JOURNAL OF THE JAPAN WELDING SOCIETY
Online ISSN : 1883-7204
Print ISSN : 0021-4787
ISSN-L : 0021-4787
Volume 24 , Issue 4
Showing 1-8 articles out of 8 articles from the selected issue
  • M. Kuroda, M. Horiuchi
    1955 Volume 24 Issue 4 Pages 2-10
    Published: 1955
    Released: December 10, 2009
    JOURNALS FREE ACCESS
    For the desing of a burner of surface quenching, the fundamental data are demanded on the relations among the kinds of materials, the shape, size and depth of quenching and other functions. We operated the experiment as, following:
    Test specimens : square sheets of 10 X 100 X 200mm and discs of 10mm thick and 390mm diameter.
    Tips : single and multiple flame orifices.
    Testing items :
    (1) Characteristic test of torches; the relation between the length of inner core and the pressure and flow quantiity of gas.
    (2) Heating capasity of the respective parts of the flame.
    (3) Quenching characteristics ; influence of the orifice diameter, gas flow and gas velocity on the shape and size of the quenched volume.
    (4) Diameter and distance of orifices to get an uniform depth of quenched part.
    (5) Influence of travelling speed of flame on the depth, hardness. and end effect of hardened layer.
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  • H. Sekiguchi, I. Morimoto
    1955 Volume 24 Issue 4 Pages 10-15
    Published: 1955
    Released: December 10, 2009
    JOURNALS FREE ACCESS
    In this report, effects of post heating on mechanical properties of gas weld steel were investigated.
    The results obtained are as follows. Welds made by continuous welding operation, ; depositing multilayers, were remarkably improved by torch normalizing.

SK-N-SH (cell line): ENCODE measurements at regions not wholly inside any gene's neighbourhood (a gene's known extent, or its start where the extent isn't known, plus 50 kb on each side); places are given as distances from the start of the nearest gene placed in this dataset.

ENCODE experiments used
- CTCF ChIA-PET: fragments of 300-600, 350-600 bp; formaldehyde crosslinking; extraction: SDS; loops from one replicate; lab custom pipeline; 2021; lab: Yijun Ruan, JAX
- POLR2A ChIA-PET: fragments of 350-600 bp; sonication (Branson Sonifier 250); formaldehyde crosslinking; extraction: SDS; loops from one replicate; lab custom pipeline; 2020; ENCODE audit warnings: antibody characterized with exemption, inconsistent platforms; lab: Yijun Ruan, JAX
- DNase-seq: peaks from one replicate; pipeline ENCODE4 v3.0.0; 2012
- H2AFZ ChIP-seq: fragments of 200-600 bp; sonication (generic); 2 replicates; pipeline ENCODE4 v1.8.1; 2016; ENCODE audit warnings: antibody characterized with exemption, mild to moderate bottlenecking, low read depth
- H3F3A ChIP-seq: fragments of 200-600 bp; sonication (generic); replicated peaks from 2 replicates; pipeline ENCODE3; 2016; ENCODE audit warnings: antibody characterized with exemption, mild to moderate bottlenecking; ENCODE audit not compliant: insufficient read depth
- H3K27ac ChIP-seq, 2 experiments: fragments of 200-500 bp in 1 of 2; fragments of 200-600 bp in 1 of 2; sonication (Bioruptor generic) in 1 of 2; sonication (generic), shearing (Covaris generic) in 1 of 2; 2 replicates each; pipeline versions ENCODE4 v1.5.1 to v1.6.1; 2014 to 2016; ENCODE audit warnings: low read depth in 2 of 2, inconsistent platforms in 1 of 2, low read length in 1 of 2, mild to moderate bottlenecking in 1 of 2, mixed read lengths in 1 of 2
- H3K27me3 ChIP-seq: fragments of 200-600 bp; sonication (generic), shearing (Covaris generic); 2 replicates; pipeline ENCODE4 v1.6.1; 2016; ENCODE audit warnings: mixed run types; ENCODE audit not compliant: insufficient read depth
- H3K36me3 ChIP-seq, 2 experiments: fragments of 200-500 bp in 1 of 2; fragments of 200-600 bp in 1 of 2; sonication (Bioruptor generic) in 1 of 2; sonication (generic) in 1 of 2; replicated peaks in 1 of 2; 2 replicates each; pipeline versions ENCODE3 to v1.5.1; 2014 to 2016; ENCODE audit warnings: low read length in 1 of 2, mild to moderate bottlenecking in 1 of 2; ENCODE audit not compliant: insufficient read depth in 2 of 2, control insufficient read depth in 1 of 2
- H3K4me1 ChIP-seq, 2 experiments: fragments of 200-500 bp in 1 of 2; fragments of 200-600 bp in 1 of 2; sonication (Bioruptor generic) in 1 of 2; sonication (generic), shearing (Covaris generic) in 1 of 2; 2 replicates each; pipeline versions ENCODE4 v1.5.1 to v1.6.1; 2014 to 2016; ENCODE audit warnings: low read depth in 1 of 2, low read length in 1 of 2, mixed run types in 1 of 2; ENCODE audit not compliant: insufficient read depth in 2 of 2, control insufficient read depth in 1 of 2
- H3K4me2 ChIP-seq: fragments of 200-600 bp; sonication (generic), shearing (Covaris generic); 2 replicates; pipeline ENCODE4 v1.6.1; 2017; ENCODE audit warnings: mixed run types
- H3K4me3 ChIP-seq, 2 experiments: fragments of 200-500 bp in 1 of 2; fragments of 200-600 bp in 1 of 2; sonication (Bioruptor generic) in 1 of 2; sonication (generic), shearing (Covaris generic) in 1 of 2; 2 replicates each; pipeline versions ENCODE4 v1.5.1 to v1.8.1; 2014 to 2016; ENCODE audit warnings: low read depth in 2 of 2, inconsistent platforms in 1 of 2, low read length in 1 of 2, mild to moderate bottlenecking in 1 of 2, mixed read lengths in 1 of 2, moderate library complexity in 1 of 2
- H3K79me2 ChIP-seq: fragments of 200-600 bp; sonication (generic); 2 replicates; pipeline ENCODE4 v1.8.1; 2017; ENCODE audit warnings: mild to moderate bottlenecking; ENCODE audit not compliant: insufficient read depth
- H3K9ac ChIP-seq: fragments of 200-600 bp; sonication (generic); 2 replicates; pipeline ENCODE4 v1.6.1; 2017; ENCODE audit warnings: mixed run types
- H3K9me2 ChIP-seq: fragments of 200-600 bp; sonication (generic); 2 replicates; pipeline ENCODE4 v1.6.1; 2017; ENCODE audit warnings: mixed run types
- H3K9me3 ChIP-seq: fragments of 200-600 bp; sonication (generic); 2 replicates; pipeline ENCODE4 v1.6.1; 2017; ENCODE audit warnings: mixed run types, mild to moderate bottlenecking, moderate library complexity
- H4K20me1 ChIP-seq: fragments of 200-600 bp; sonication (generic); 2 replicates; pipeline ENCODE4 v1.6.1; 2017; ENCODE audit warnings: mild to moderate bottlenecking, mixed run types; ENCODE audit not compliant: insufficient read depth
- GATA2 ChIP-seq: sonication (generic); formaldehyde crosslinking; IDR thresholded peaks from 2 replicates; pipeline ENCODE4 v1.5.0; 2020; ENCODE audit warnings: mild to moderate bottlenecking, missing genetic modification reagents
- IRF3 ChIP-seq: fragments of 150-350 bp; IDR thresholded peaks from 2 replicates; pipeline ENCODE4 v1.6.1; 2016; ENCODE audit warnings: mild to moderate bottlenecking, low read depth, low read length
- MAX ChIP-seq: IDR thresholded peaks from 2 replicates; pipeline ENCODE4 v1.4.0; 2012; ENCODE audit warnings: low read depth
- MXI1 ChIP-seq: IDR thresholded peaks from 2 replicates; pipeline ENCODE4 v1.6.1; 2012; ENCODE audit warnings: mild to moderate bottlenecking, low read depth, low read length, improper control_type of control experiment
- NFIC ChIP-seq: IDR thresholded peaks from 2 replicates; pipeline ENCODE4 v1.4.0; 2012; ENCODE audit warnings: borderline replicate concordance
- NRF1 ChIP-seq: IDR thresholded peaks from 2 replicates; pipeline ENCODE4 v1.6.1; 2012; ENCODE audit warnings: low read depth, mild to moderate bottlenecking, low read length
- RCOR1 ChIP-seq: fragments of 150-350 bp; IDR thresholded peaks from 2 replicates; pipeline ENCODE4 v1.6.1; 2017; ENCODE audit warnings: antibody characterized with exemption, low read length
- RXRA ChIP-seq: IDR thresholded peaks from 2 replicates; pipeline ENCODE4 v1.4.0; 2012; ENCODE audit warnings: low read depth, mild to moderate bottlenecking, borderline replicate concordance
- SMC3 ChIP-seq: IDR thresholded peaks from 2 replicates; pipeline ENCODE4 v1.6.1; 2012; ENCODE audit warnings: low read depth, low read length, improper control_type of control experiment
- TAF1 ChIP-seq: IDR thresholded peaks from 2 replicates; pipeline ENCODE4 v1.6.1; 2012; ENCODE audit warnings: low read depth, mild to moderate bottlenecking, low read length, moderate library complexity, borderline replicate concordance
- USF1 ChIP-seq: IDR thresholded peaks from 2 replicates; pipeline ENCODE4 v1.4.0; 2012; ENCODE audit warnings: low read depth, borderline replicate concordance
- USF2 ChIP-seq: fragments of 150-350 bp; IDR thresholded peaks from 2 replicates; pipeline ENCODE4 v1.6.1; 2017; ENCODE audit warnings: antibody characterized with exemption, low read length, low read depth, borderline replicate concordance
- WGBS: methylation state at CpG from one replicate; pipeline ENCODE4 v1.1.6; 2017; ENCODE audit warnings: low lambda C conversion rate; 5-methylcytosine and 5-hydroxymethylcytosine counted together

Judging from the results mentioned in Report 1-4, the authors recommend to use the clean welding rod made of low carbon steel containing 1.3-1.5% Mn and 0.1-0.3% Si to obtain excellent weld for mild steel.
    Very good welded joints are obtained by using above mentioned welding rods and adopting the following welding conditions:
    1) Dissolved acetylene and neutral flame,
    2) Comparatively large diameters of rod and nozzle,
    3) To deposit layers not exceeding about 5mm in thickness,
    4) To have each layer cool in still air at some intervals,
    5) Backhand and weaving techniques for thicker plates.
    The low-carbon steel welding rods containing about 1, 6-1, 8 % Mn and 0, 1-0, 3%Si appear to be high tensile suitable for high tensile steels.
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  • I. Ukita, T. Hashimato
    1955 Volume 24 Issue 4 Pages 15-19
    Published: 1955
    Released: June 12, 2009
    JOURNALS FREE ACCESS
    In the spot welding of super duralumin sheets, some experiments have been performed under various pressure. And we have discovered that temperature rise is affected not only by contact resistance, but also by the deformation of welded parts during temperature rising.
    Then by using the variable type pressure ye also have discovered interesting properties of electrode pressure on temperature rise.
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  • N. Nagai, H. Suemitu, T. Owa
    1955 Volume 24 Issue 4 Pages 20-24
    Published: 1955
    Released: June 12, 2009
    JOURNALS FREE ACCESS
    In order to investigate the effect of Mo for the low temperature brittleness, the mild steel deposited metals (low hydrogen) containing up to 0.28 % Mo are used. Charpy impact test are carried out in the temperature range of -70°C-100°C.
    The transition temperature raises in the range.of 0-0.12% Mo, then lowerizes in the range of 0.12-0.28%o Mo. About thes phenomena and the shape of Energy/Temperature curves some dislocational considerations are persued.
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  • M. Watanabe, K. Satoh, K. Kimura, R. Hoshi
    1955 Volume 24 Issue 4 Pages 24-31
    Published: 1955
    Released: June 12, 2009
    JOURNALS FREE ACCESS
    In order to control the residual stress and distortion of welded joints, various welding methods such as symmetry, .step back, skip method etc. are used in actual works. In this report, we compared each other the residual stress distributions of the joints welded by these methods.